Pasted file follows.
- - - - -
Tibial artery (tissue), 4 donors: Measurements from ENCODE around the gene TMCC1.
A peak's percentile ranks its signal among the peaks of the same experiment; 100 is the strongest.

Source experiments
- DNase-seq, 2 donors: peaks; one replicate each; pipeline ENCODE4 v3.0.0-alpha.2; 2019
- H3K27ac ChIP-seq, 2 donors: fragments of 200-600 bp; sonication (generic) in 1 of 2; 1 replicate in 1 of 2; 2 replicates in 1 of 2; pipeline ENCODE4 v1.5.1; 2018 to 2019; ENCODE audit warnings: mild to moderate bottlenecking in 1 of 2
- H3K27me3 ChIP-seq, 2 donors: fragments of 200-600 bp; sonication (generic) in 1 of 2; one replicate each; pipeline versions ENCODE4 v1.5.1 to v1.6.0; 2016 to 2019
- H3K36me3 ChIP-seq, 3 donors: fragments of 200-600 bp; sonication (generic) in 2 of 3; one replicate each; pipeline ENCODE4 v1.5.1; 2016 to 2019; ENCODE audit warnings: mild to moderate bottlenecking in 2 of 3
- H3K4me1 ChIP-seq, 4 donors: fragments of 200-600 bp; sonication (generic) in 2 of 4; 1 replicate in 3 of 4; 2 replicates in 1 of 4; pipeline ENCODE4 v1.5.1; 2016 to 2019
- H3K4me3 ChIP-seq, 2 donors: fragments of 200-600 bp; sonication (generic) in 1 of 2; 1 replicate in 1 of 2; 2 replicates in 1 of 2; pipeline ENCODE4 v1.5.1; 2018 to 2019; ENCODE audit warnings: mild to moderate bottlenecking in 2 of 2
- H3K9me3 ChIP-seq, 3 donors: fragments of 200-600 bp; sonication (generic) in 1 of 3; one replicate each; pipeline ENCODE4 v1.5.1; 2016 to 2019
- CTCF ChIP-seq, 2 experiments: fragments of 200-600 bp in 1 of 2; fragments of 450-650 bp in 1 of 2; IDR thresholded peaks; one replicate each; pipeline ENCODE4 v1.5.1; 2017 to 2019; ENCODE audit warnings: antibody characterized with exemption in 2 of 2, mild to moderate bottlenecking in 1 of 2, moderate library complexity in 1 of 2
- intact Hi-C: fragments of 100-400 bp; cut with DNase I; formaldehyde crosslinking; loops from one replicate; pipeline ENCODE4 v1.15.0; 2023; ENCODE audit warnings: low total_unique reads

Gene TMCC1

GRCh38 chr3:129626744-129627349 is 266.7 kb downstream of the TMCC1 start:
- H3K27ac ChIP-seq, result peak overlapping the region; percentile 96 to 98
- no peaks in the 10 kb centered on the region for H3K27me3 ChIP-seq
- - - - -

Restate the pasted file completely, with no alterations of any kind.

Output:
Tibial artery (tissue), 4 donors: Measurements from ENCODE around the gene TMCC1.
A peak's percentile ranks its signal among the peaks of the same experiment; 100 is the strongest.

Source experiments
- DNase-seq, 2 donors: peaks; one replicate each; pipeline ENCODE4 v3.0.0-alpha.2; 2019
- H3K27ac ChIP-seq, 2 donors: fragments of 200-600 bp; sonication (generic) in 1 of 2; 1 replicate in 1 of 2; 2 replicates in 1 of 2; pipeline ENCODE4 v1.5.1; 2018 to 2019; ENCODE audit warnings: mild to moderate bottlenecking in 1 of 2
- H3K27me3 ChIP-seq, 2 donors: fragments of 200-600 bp; sonication (generic) in 1 of 2; one replicate each; pipeline versions ENCODE4 v1.5.1 to v1.6.0; 2016 to 2019
- H3K36me3 ChIP-seq, 3 donors: fragments of 200-600 bp; sonication (generic) in 2 of 3; one replicate each; pipeline ENCODE4 v1.5.1; 2016 to 2019; ENCODE audit warnings: mild to moderate bottlenecking in 2 of 3
- H3K4me1 ChIP-seq, 4 donors: fragments of 200-600 bp; sonication (generic) in 2 of 4; 1 replicate in 3 of 4; 2 replicates in 1 of 4; pipeline ENCODE4 v1.5.1; 2016 to 2019
- H3K4me3 ChIP-seq, 2 donors: fragments of 200-600 bp; sonication (generic) in 1 of 2; 1 replicate in 1 of 2; 2 replicates in 1 of 2; pipeline ENCODE4 v1.5.1; 2018 to 2019; ENCODE audit warnings: mild to moderate bottlenecking in 2 of 2
- H3K9me3 ChIP-seq, 3 donors: fragments of 200-600 bp; sonication (generic) in 1 of 3; one replicate each; pipeline ENCODE4 v1.5.1; 2016 to 2019
- CTCF ChIP-seq, 2 experiments: fragments of 200-600 bp in 1 of 2; fragments of 450-650 bp in 1 of 2; IDR thresholded peaks; one replicate each; pipeline ENCODE4 v1.5.1; 2017 to 2019; ENCODE audit warnings: antibody characterized with exemption in 2 of 2, mild to moderate bottlenecking in 1 of 2, moderate library complexity in 1 of 2
- intact Hi-C: fragments of 100-400 bp; cut with DNase I; formaldehyde crosslinking; loops from one replicate; pipeline ENCODE4 v1.15.0; 2023; ENCODE audit warnings: low total_unique reads

Gene TMCC1

GRCh38 chr3:129626744-129627349 is 266.7 kb downstream of the TMCC1 start:
- H3K27ac ChIP-seq, result peak overlapping the region; percentile 96 to 98
- no peaks in the 10 kb centered on the region for H3K27me3 ChIP-seq